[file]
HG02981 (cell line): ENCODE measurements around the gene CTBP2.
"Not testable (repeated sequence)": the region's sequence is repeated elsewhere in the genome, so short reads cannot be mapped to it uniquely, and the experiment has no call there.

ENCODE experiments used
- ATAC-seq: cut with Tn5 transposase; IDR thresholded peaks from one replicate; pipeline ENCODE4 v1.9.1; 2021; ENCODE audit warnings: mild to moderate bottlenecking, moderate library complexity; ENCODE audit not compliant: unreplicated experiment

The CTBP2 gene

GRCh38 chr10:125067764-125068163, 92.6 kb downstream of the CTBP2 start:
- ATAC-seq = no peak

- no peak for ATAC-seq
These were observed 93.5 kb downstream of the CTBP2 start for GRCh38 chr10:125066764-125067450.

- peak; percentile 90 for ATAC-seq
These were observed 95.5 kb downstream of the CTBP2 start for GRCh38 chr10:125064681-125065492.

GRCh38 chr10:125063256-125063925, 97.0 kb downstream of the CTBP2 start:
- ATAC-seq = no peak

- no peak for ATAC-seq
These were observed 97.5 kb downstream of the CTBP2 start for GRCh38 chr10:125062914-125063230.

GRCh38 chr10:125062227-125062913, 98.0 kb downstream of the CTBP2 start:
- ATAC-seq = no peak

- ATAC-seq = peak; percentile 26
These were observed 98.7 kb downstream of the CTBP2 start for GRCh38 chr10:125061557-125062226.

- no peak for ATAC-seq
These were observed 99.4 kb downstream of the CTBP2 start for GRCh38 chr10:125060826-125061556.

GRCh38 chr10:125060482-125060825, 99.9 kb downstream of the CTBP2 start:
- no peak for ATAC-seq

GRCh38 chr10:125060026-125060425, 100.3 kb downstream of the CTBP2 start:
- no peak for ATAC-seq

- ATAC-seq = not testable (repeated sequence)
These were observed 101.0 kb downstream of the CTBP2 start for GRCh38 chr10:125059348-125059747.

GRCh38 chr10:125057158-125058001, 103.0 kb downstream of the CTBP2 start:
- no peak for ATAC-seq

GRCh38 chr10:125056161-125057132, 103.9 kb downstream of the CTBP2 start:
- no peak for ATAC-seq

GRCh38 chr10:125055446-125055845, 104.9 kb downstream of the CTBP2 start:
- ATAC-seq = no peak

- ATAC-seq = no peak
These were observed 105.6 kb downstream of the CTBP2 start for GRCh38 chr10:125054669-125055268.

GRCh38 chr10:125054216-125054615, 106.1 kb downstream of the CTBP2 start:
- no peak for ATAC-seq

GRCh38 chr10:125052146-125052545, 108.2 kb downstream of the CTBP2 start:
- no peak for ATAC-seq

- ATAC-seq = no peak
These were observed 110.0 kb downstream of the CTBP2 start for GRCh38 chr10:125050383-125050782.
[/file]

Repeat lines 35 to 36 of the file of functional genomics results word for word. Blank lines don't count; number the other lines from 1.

These were observed 105.6 kb downstream of the CTBP2 start for GRCh38 chr10:125054669-125055268.

GRCh38 chr10:125054216-125054615, 106.1 kb downstream of the CTBP2 start: